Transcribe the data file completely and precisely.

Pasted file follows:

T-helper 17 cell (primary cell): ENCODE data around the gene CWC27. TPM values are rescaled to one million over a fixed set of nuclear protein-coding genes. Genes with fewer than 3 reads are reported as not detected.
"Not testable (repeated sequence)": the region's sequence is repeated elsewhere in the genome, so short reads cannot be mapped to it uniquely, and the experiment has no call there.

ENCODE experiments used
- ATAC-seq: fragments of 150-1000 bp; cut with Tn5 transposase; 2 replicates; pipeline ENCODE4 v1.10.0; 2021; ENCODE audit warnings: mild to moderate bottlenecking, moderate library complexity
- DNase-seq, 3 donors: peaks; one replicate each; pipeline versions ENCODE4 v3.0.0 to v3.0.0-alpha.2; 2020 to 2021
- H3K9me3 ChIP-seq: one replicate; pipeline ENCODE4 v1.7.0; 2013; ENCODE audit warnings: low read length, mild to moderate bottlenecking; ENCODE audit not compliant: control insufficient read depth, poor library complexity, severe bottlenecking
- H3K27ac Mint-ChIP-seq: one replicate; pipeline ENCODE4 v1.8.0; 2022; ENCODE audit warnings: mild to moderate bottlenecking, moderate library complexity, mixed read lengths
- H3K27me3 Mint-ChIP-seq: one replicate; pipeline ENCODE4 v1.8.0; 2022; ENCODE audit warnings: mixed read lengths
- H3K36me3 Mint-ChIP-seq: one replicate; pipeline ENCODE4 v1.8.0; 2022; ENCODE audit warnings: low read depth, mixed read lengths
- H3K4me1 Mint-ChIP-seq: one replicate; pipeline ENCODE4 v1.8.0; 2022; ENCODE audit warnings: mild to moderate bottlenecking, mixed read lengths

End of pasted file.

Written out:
T-helper 17 cell (primary cell): ENCODE data around the gene CWC27. TPM values are rescaled to one million over a fixed set of nuclear protein-coding genes. Genes with fewer than 3 reads are reported as not detected.
"Not testable (repeated sequence)": the region's sequence is repeated elsewhere in the genome, so short reads cannot be mapped to it uniquely, and the experiment has no call there.

ENCODE experiments used
- ATAC-seq: fragments of 150-1000 bp; cut with Tn5 transposase; 2 replicates; pipeline ENCODE4 v1.10.0; 2021; ENCODE audit warnings: mild to moderate bottlenecking, moderate library complexity
- DNase-seq, 3 donors: peaks; one replicate each; pipeline versions ENCODE4 v3.0.0 to v3.0.0-alpha.2; 2020 to 2021
- H3K9me3 ChIP-seq: one replicate; pipeline ENCODE4 v1.7.0; 2013; ENCODE audit warnings: low read length, mild to moderate bottlenecking; ENCODE audit not compliant: control insufficient read depth, poor library complexity, severe bottlenecking
- H3K27ac Mint-ChIP-seq: one replicate; pipeline ENCODE4 v1.8.0; 2022; ENCODE audit warnings: mild to moderate bottlenecking, moderate library complexity, mixed read lengths
- H3K27me3 Mint-ChIP-seq: one replicate; pipeline ENCODE4 v1.8.0; 2022; ENCODE audit warnings: mixed read lengths
- H3K36me3 Mint-ChIP-seq: one replicate; pipeline ENCODE4 v1.8.0; 2022; ENCODE audit warnings: low read depth, mixed read lengths
- H3K4me1 Mint-ChIP-seq: one replicate; pipeline ENCODE4 v1.8.0; 2022; ENCODE audit warnings: mild to moderate bottlenecking, mixed read lengths